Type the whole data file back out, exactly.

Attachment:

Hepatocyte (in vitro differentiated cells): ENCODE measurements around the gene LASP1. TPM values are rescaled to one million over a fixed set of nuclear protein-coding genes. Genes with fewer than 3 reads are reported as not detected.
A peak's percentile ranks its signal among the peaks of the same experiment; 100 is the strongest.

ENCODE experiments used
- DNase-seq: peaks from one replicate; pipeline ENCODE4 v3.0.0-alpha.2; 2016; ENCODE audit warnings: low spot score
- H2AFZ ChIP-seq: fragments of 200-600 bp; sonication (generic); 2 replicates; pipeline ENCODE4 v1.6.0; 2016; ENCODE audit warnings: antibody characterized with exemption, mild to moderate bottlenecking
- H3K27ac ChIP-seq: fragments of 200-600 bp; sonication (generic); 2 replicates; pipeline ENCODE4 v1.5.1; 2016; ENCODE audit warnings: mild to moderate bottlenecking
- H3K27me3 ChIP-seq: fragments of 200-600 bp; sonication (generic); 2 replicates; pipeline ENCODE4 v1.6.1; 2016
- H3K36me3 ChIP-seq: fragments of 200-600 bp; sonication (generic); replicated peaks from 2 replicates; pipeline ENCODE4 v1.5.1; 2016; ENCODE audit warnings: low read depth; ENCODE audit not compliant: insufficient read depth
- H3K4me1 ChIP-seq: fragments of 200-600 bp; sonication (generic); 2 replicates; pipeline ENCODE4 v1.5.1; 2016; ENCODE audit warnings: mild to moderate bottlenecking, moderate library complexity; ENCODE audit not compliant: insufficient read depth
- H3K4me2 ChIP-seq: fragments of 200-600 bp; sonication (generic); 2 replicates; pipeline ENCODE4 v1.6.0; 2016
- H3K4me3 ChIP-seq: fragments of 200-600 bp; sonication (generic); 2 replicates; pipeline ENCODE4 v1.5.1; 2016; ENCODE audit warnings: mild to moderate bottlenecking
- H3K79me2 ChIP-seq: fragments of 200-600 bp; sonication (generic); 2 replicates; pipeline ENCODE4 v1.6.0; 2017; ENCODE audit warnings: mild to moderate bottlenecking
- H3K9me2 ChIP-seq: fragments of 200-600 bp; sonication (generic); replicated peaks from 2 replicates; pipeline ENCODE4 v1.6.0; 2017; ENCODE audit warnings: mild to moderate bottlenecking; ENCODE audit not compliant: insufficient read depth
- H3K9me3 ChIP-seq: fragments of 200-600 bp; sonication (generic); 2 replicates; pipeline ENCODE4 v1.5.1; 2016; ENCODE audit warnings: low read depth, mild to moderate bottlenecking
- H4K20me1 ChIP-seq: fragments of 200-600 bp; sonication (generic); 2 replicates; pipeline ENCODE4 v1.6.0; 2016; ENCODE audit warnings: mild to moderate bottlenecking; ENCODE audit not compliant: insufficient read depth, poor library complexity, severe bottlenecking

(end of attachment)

Hepatocyte (in vitro differentiated cells): ENCODE measurements around the gene LASP1. TPM values are rescaled to one million over a fixed set of nuclear protein-coding genes. Genes with fewer than 3 reads are reported as not detected.
A peak's percentile ranks its signal among the peaks of the same experiment; 100 is the strongest.

ENCODE experiments used
- DNase-seq: peaks from one replicate; pipeline ENCODE4 v3.0.0-alpha.2; 2016; ENCODE audit warnings: low spot score
- H2AFZ ChIP-seq: fragments of 200-600 bp; sonication (generic); 2 replicates; pipeline ENCODE4 v1.6.0; 2016; ENCODE audit warnings: antibody characterized with exemption, mild to moderate bottlenecking
- H3K27ac ChIP-seq: fragments of 200-600 bp; sonication (generic); 2 replicates; pipeline ENCODE4 v1.5.1; 2016; ENCODE audit warnings: mild to moderate bottlenecking
- H3K27me3 ChIP-seq: fragments of 200-600 bp; sonication (generic); 2 replicates; pipeline ENCODE4 v1.6.1; 2016
- H3K36me3 ChIP-seq: fragments of 200-600 bp; sonication (generic); replicated peaks from 2 replicates; pipeline ENCODE4 v1.5.1; 2016; ENCODE audit warnings: low read depth; ENCODE audit not compliant: insufficient read depth
- H3K4me1 ChIP-seq: fragments of 200-600 bp; sonication (generic); 2 replicates; pipeline ENCODE4 v1.5.1; 2016; ENCODE audit warnings: mild to moderate bottlenecking, moderate library complexity; ENCODE audit not compliant: insufficient read depth
- H3K4me2 ChIP-seq: fragments of 200-600 bp; sonication (generic); 2 replicates; pipeline ENCODE4 v1.6.0; 2016
- H3K4me3 ChIP-seq: fragments of 200-600 bp; sonication (generic); 2 replicates; pipeline ENCODE4 v1.5.1; 2016; ENCODE audit warnings: mild to moderate bottlenecking
- H3K79me2 ChIP-seq: fragments of 200-600 bp; sonication (generic); 2 replicates; pipeline ENCODE4 v1.6.0; 2017; ENCODE audit warnings: mild to moderate bottlenecking
- H3K9me2 ChIP-seq: fragments of 200-600 bp; sonication (generic); replicated peaks from 2 replicates; pipeline ENCODE4 v1.6.0; 2017; ENCODE audit warnings: mild to moderate bottlenecking; ENCODE audit not compliant: insufficient read depth
- H3K9me3 ChIP-seq: fragments of 200-600 bp; sonication (generic); 2 replicates; pipeline ENCODE4 v1.5.1; 2016; ENCODE audit warnings: low read depth, mild to moderate bottlenecking
- H4K20me1 ChIP-seq: fragments of 200-600 bp; sonication (generic); 2 replicates; pipeline ENCODE4 v1.6.0; 2016; ENCODE audit warnings: mild to moderate bottlenecking; ENCODE audit not compliant: insufficient read depth, poor library complexity, severe bottlenecking